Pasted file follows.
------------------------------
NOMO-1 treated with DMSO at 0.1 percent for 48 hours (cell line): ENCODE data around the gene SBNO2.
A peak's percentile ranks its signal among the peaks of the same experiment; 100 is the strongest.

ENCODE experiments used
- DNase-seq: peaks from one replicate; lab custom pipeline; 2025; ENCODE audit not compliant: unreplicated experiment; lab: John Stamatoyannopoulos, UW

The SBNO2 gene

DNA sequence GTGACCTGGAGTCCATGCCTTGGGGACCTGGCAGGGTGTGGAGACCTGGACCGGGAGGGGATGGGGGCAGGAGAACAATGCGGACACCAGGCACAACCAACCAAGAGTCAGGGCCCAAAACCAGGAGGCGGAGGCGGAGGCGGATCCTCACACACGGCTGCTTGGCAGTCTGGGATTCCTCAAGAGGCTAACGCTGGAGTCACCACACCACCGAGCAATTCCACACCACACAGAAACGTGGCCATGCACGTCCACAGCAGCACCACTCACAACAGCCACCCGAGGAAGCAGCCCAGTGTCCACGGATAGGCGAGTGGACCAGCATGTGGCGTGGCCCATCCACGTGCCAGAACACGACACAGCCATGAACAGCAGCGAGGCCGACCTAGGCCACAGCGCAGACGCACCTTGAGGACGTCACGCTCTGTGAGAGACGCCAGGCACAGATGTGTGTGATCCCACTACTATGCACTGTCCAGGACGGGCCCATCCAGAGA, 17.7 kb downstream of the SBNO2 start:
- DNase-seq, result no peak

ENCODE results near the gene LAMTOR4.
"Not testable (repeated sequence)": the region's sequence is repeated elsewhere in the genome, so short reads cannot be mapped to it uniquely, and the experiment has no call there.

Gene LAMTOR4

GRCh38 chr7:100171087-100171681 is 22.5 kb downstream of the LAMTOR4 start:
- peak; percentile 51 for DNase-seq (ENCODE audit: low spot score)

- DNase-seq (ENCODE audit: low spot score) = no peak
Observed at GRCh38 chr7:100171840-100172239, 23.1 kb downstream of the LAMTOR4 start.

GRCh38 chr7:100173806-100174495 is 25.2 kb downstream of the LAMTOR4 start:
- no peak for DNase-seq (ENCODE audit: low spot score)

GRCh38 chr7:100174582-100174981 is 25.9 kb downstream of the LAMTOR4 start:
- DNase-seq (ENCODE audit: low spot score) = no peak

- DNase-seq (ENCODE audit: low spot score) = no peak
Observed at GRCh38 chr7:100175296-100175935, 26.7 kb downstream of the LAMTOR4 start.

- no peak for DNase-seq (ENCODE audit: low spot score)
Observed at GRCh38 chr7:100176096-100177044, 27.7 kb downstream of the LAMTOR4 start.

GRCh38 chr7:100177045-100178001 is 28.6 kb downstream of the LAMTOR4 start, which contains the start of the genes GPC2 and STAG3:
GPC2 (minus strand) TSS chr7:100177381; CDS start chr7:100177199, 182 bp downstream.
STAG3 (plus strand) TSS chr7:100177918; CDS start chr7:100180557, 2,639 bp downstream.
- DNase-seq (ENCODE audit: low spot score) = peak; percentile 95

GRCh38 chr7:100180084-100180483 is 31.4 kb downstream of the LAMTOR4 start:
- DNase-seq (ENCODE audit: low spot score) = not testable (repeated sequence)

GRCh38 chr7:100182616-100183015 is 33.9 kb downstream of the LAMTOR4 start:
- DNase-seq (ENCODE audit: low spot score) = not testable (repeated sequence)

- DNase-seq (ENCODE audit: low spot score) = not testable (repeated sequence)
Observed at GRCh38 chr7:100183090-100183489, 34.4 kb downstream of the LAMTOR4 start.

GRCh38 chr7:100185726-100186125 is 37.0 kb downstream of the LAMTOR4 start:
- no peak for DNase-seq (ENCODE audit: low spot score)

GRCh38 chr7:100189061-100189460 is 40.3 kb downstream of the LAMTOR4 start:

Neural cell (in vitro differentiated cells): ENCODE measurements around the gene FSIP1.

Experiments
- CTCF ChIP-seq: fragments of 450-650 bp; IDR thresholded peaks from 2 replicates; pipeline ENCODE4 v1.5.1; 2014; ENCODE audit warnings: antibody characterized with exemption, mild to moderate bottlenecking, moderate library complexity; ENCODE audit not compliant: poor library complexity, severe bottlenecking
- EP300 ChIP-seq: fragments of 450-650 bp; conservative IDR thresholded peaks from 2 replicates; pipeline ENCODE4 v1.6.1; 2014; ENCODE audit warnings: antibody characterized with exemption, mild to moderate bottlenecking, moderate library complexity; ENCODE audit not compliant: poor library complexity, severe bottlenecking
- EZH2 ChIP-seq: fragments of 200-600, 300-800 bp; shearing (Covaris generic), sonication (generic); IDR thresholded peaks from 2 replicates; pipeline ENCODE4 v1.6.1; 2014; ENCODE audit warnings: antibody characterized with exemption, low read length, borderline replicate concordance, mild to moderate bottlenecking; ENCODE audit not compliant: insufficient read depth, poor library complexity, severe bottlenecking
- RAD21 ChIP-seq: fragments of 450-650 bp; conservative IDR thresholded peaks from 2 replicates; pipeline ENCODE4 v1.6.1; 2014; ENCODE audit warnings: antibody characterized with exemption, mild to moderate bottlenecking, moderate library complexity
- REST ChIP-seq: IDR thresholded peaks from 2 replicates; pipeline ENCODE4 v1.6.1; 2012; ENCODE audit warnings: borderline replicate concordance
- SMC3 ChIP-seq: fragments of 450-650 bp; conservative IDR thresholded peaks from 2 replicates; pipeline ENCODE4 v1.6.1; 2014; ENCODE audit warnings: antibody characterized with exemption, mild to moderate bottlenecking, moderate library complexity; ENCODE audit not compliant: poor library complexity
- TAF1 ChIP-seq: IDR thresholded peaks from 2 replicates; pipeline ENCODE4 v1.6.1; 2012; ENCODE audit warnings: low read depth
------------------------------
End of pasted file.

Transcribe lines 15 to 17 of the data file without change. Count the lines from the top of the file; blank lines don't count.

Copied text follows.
GRCh38 chr7:100173806-100174495 is 25.2 kb downstream of the LAMTOR4 start:
- no peak for DNase-seq (ENCODE audit: low spot score)

GRCh38 chr7:100174582-100174981 is 25.9 kb downstream of the LAMTOR4 start: